Jonathan Korecki

Q&A with Chef Kirk Morrison of Restaurant 18

Restaurant 18 has been a mainstay of Ottawa’s fine dining scene since 2001. After a company shake-up last fall, Kirk Morrison was installed as the restaurant’s Chef de cuisine. Drawn to cooking at a young age, the 30-year-old chef fondly recalls his initial toe in the water as a budding young chef, cooking alongside his dad. Now at the helm of one of the top restaurants in the city, Morrison showcases menus that display an impressive set of skills he’s been developing since he interned under superstar Chef Lynn Crawford at the Four Seasons. I caught up with Chef Morrison to discuss his culinary roots, his experience feeding hungry Olympians, his earnest stint as a butcher, and the evolution of his recent menu.

Do you come from a family of foodies?
My dad was actually a doctor, but he was an amazing home cook and that’s where I picked it up. He always had me on the counter when I was a kid. You know — making breakfast for the family in the morning or helping with dinner parties on the weekend, even watching the Urban Peasant on TV together — that kind of stuff.  That’s what I grew up with. That was one of the reasons I gravitated towards professional cooking because, through my dad, I acquired a respect and passion for food at a very young age. My mom still doesn’t cook. Can’t boil an egg to save her life.

Sometimes it’s just not in ya.
She [mom] never had to. My dad would always do the cooking. At the end of the day, that’s where I got my kick-in-the-pants to go and become a chef. I remember when I finished high school, my dad and I were talking and looking at possible universities, and I just wasn’t keen on anything. I didn’t want to go to university. It just didn’t look fun and none of the subjects interested me. I had been working in a few kitchens, but nothing on a professional level at that point. When my dad said, “Why don’t you go to cooking school?” I just never had thought about it as a career option. “Why don’t you learn to be a chef,” he said. And, from the time he said that, to the time that I applied and got accepted to George Brown, it was probably three months. It was incredibly quick. It was the year of the double cohorts when all these kids in grade 12 and 13 were applying to colleges and universities at the same time. There was so much competition. And, the fact that I got into one of the top culinary schools in the country was so incredibly surprising to me. It was a crazy experience and a bit of a whirlwind from that point. All I remember is that conversation, and then all of a sudden I was walking into my first day at chef school. Looking back on it, it was the first day of the rest of my cooking life, so to speak.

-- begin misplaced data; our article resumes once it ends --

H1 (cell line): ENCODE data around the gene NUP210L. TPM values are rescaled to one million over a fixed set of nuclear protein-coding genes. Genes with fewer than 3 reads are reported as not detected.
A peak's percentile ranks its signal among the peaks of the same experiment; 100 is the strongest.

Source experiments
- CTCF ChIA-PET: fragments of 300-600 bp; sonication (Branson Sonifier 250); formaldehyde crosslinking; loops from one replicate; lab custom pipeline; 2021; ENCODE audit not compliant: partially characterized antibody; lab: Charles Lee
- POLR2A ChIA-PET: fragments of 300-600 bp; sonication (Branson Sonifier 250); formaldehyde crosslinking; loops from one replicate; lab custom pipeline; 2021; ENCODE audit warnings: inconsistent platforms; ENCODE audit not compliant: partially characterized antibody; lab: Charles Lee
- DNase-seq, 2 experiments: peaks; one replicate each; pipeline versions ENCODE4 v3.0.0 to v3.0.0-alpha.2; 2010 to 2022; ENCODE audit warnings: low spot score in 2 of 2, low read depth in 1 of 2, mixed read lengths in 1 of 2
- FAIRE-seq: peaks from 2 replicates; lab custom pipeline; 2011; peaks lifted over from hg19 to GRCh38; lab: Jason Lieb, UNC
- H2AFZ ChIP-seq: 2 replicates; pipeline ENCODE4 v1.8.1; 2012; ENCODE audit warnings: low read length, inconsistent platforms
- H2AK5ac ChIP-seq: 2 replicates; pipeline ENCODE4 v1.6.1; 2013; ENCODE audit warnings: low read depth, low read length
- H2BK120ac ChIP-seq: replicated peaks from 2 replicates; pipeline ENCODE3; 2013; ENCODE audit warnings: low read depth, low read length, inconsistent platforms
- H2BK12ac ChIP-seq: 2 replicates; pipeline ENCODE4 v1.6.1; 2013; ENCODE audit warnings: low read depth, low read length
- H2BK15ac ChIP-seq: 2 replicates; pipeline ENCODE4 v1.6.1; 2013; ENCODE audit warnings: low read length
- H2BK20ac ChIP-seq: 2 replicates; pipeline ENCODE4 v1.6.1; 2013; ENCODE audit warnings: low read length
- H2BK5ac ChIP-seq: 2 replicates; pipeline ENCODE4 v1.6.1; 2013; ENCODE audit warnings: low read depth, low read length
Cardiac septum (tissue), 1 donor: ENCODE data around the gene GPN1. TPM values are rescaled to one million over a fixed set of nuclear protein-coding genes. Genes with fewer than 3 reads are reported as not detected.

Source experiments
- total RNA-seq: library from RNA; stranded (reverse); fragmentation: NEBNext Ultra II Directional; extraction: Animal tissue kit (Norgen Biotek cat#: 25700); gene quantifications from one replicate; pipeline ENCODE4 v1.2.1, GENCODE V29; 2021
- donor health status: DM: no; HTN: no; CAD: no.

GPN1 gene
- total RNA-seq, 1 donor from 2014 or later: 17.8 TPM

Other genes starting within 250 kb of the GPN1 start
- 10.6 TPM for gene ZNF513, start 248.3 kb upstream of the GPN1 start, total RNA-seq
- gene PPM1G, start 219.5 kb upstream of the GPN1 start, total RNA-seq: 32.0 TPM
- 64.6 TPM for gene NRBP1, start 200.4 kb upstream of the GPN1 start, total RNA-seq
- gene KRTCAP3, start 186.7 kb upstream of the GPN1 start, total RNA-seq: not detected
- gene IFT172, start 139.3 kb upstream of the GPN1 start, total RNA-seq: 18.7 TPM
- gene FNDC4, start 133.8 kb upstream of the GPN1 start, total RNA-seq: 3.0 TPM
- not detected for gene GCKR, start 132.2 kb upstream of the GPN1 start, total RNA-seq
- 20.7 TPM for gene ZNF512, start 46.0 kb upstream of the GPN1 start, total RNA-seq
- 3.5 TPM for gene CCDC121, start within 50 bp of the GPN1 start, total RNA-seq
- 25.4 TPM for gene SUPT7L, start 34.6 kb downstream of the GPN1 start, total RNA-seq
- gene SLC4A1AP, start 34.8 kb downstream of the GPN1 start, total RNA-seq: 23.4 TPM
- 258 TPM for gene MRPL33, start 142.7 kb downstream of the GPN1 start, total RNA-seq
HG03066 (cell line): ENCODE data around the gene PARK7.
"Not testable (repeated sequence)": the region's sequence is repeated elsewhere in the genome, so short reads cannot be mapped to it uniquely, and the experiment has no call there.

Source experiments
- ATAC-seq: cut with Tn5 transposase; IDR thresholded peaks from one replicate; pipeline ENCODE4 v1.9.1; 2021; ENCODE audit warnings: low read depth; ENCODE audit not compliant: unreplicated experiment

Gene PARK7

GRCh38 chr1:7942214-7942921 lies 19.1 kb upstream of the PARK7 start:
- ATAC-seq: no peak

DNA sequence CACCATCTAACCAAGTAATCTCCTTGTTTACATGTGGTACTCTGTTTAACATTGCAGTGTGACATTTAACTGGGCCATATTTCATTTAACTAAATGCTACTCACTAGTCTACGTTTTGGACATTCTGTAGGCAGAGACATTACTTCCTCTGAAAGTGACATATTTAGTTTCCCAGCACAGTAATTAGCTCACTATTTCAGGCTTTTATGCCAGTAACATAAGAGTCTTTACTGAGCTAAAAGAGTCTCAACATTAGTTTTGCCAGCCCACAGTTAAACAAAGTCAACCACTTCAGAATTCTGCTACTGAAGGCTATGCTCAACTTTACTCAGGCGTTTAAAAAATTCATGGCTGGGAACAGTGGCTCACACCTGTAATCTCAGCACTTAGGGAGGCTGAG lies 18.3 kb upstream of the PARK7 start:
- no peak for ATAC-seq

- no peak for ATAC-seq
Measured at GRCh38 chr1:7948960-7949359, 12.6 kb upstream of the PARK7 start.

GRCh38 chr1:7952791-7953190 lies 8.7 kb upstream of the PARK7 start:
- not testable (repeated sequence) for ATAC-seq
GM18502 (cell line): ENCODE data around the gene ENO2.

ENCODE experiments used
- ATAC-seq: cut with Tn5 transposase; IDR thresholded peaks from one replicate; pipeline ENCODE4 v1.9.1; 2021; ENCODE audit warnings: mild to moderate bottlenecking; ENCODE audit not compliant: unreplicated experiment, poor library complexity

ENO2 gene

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Sidedoor Contemporary Kitchen and Bar

18B York Street, Ottawa, ON

You quite literally have to enter the side door to get into Sidedoor Contemporary Kitchen + Bar.  Pretty cheeky. Once inside it’s rather expansive. An open-air patio this way to your left, a groovy bar thataway to your right and a mutli-level restaurant straightaway.Consistently noted as one of Ottawa’s finest eateries, Sidedoor is an Asian-fusion restaurant celebrated for two very distinct dishes that are seldom associated with Asia or with fancy-pants dining: tacos and donuts. Although, as we were about to discover, these two dishes have been cleverly brought to inspired levels.It’s essential to remember that the food at Sidedoor is tapas-style, is meant for sharing and is portioned accordingly. The tacos are quite mini, actually. Two bitefulls and it’s over. But it’s not always about how big things are. In this case, the emphasis is on flavour. We sampled the spicy beef, Korean pulled-pork and the Bajan crispy fish tacos. Arranged on soft corn tortillas, they are at once flavourful, delicious, tender, juicy, messy, sinful, dreamy and triumphant. Our personal favourite was the spicy beef tacos with just enough heat and a rightful amount of cool radish and avocado toppings.

Next up, we went for the Coconut-poached halibut. The buttery and tender fish was topped with mango, Thai basil and fresh chili giving every bite an elegant and complex mix of fresh, spicy and sweet.

Finally dessert time had arrived. I’ve never had donuts at a sit-down restaurant, but I was ready. Bring on the white chocolate mint and the white chocolate with cranberry mini donuts. Served pipping hot, they were light and airy with a sweet thin glaze. Easy to eat and share, they were very much worth the wait. I can see myself becoming obsessionally passionate about these swoon-worthy creations.

One thing I observed as the restaurant passed from buzzy happy hour to more serious dinner service, the space retained an almost serene atmosphere, a calmness that can only be described as a pleasure to the senses. We were able to have a conversation without resorting to hollering at each other. Very refreshing.

As for the food, it belongs in rarefied circles. Sidedoor’s chef Jonathan Korecki has been able to elevate the lowly donut and taco and make them so good that they transcend mere adjectives. Having now dined there, regular appearance on the “best-of-the-best lists” come as no surprise.  Consider this food blogger’s taste buds amazed. My dreams are now occupied with tacos and donuts!

Sidedoor

Korean pulled-pork taco

Korean pulled-pork taco

Spicy beef taco

Spicy beef taco

Spicy prawn taco

Spicy prawn taco

Green papaya salad

Green papaya salad

Crunchy meatball

Crunchy meatball

Duck leg confit w/ red apple curry, crispy shallots and mint

Duck leg confit w/ red apple curry, crispy shallots and mint

Coconut-poached halibut

Coconut-poached halibut

White chocolate mint donuts

White chocolate mint donuts

White chocolate cranberry donut

White chocolate cranberry donut

Sidedoor Contemporary Kitchen & Bar on Urbanspoon